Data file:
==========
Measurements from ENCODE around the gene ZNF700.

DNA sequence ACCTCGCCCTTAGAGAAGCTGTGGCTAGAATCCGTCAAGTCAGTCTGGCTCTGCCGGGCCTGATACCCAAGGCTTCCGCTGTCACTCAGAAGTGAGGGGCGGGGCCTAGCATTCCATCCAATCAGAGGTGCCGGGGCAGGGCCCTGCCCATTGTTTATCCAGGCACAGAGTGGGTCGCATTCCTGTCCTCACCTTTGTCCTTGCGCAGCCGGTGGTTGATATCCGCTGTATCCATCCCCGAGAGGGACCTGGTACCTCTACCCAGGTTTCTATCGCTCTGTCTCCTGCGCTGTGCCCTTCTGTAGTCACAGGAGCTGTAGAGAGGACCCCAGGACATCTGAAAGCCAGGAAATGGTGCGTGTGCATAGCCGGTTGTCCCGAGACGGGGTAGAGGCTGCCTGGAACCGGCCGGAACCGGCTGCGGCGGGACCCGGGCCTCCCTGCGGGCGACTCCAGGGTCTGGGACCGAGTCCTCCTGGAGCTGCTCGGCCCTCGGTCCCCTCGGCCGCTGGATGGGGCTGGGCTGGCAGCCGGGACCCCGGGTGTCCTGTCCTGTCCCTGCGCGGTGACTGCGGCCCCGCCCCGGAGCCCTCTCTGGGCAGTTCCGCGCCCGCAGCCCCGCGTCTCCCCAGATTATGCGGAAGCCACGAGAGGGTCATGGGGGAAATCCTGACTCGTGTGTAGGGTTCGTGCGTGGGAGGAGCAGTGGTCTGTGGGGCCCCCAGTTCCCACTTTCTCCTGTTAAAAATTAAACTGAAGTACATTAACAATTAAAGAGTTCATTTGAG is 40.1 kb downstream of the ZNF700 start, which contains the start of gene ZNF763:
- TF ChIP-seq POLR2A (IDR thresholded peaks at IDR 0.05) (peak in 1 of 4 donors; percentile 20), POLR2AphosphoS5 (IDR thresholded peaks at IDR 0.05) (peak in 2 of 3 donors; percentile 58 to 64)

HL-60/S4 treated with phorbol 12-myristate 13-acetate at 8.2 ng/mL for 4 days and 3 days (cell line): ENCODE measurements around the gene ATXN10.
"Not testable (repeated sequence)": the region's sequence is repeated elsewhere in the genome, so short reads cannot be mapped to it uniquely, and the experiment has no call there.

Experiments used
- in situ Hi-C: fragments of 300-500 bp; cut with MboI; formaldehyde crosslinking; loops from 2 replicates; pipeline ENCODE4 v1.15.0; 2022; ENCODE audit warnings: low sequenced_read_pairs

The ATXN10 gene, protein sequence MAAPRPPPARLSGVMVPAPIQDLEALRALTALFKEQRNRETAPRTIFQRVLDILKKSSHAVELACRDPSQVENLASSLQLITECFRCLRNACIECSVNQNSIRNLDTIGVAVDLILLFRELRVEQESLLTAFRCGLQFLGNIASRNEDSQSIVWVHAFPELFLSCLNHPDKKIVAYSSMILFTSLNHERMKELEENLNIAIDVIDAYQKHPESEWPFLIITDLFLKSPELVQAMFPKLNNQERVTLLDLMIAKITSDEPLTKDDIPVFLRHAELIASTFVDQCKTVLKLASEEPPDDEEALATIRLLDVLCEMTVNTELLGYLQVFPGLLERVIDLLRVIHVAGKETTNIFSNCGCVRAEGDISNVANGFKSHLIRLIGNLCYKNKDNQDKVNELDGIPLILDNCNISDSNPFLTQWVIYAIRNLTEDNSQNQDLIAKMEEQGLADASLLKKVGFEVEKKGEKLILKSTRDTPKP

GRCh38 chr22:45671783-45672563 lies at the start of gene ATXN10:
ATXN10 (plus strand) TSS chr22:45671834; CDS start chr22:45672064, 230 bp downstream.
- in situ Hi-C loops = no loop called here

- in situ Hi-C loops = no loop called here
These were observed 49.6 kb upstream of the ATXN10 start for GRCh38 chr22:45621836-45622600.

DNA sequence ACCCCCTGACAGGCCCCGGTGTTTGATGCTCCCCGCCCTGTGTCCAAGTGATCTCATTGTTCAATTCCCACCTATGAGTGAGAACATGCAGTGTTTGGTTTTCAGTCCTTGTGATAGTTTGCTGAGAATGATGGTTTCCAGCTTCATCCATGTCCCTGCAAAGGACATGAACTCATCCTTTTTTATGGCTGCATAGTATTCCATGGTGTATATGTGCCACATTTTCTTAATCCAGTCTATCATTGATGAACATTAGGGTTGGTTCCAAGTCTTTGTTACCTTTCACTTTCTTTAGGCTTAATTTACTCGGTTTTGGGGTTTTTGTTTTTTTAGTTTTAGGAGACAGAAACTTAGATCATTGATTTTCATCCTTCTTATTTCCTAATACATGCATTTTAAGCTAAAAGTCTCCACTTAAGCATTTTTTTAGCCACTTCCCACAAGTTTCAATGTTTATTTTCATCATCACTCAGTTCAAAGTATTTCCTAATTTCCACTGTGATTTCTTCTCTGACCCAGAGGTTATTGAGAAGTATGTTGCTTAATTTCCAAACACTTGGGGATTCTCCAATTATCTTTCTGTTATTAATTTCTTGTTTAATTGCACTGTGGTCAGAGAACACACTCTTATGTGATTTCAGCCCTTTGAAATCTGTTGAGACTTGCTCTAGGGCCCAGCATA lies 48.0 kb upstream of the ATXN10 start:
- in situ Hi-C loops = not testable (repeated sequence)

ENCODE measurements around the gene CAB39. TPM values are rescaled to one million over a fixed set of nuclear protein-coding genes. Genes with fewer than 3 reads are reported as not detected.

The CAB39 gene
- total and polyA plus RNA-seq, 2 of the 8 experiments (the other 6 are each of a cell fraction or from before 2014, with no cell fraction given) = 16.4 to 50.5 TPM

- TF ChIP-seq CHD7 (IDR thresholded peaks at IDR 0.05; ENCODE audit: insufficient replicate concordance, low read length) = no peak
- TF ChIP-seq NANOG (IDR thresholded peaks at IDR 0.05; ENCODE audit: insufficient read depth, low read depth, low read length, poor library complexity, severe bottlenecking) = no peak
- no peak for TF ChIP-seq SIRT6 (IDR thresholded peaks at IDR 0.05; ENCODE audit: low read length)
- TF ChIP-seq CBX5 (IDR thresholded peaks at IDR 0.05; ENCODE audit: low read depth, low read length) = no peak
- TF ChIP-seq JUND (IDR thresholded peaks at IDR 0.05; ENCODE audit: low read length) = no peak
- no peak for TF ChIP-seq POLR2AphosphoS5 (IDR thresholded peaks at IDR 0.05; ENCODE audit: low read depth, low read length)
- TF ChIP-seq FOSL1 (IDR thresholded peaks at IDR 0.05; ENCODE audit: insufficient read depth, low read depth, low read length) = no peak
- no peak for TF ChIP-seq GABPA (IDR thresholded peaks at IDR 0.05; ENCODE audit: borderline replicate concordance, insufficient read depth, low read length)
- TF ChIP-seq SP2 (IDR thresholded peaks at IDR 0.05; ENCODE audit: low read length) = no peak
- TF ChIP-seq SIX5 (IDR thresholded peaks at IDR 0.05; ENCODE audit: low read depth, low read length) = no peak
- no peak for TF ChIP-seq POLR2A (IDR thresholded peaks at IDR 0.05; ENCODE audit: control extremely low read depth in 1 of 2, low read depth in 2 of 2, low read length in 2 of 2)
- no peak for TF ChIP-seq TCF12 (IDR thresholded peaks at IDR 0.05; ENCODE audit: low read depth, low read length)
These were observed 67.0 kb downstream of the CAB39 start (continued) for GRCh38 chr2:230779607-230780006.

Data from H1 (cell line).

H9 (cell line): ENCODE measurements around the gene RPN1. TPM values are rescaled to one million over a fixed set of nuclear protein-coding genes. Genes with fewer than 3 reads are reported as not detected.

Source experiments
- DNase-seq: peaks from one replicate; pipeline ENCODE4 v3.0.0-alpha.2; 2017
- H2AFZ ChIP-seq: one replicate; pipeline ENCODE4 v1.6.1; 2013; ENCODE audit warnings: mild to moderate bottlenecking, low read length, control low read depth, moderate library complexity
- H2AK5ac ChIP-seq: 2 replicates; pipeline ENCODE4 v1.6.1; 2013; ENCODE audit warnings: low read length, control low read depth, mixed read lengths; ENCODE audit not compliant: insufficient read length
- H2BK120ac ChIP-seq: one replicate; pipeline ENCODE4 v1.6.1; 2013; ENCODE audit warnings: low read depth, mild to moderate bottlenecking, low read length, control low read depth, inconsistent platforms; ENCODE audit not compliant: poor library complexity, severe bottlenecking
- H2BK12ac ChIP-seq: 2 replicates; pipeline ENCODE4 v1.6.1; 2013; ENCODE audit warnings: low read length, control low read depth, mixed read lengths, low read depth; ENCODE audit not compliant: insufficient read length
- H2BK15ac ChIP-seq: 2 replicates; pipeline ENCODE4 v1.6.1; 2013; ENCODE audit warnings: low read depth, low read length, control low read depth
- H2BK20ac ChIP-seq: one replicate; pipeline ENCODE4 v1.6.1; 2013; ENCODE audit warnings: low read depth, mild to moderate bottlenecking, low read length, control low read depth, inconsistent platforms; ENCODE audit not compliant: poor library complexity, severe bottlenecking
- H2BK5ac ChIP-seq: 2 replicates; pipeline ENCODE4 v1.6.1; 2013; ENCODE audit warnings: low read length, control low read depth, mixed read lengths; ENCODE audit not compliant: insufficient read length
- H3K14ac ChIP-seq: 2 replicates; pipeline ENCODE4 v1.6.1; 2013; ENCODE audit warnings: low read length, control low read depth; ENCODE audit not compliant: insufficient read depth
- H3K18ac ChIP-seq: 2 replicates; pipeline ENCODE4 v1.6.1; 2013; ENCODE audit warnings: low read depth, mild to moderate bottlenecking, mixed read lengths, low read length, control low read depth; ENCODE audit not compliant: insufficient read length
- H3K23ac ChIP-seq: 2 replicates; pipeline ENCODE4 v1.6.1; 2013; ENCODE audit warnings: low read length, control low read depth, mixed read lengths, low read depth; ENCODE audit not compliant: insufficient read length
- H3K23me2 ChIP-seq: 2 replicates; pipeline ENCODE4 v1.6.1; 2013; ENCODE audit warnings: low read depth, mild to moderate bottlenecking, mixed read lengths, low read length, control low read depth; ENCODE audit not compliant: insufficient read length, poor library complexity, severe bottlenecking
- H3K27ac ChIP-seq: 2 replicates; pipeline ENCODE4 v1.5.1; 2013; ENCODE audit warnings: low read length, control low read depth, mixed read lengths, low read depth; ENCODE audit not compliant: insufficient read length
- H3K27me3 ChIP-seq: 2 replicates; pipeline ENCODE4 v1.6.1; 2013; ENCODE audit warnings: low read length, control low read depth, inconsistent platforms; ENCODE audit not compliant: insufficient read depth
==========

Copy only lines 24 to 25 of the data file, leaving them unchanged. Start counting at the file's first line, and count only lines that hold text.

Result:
- no peak for TF ChIP-seq POLR2AphosphoS5 (IDR thresholded peaks at IDR 0.05; ENCODE audit: low read depth, low read length)
- TF ChIP-seq FOSL1 (IDR thresholded peaks at IDR 0.05; ENCODE audit: insufficient read depth, low read depth, low read length) = no peak